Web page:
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>>597 >How did you remove the prints? With these two things. I use tape to cover up the sections of the piece that I want to preserve, and use an eraser to rub the exposed area until the printing is gone. First, I pull off a piece of tape (I prefer this specific brand and type) that's long enough to wrap around the piece being altered, and touch the sticky side with my finger several times so it's not as sticky. The reason for touching the sticky side with a finger is because if the tape is too adhesive, you'll end up pulling off printing when you remove the tape. On the other hand, you want the tape to be adhesive enough to stay in place so you don't end up pushing the edge of it away while you're using the eraser. Once the tape is ready, cover up the part(s) you want to save. Some pieces, like Harley's head, require multiple pieces of tape layered over each other and require you to remove and reposition the tape during the process (don't try to recycle old tape; always use a fresh piece when re-applying). Brush the eraser (I recommend the Pentel ZE22 because it's easy to hold) in the direction of tape->no tape. If you brush the eraser toward the tape (instead of skimming across the tape and onto the exposed area), you'll push the edge of the tape away and expose parts of the printing you want to save. Running the piece under hot water while you pull the tape off seems to help avoid pulling off printing, probably because it loosens up the adhesive. Best thing is to start with simple pieces that don't have a lot of printing you want to save, so you can get an idea how much force is needed to rub off the printing. Once you get used to that, you'll have an easier time moving on to more complicated removals. Here's another example; the left torso is a Simpsons Edna Krabapple that I removed the center printing from.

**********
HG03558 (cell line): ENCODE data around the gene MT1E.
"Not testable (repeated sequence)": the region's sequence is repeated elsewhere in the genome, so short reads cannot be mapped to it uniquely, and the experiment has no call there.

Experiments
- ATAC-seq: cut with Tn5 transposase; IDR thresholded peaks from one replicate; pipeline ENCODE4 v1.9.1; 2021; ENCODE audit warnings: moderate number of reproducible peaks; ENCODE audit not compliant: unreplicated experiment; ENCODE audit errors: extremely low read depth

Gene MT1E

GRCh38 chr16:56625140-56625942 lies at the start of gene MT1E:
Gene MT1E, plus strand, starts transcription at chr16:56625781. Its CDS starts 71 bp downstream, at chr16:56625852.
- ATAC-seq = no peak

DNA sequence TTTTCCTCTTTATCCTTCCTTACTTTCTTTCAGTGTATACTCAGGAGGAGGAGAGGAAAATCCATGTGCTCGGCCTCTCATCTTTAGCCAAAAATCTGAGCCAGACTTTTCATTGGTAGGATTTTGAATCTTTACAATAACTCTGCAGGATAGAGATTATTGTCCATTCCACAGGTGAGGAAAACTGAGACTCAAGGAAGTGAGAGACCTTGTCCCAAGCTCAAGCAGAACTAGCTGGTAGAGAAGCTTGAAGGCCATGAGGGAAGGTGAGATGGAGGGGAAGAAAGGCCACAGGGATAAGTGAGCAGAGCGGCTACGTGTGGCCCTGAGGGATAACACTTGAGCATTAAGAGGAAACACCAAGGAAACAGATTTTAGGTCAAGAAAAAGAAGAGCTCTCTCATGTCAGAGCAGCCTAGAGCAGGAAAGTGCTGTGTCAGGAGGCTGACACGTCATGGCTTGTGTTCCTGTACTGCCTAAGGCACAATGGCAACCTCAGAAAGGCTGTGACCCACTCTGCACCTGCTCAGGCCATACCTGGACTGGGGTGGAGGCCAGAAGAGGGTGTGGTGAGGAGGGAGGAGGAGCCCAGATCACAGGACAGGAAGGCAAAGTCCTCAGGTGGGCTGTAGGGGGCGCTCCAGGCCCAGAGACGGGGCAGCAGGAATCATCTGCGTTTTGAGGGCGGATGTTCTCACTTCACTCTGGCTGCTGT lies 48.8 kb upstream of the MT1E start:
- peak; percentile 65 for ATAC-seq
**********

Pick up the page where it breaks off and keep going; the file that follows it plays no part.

This may be of interest OP. You can make your own prints using a laser printer and release paper. https://www.youtube.com/watch?v=V5RSz3XzIB0&pbjreload=101
>>587 Tell me about that ork! Why does he wear the mask!
>>944 >Tell me about that ork! Why does he wear the mask! To look tough while he's working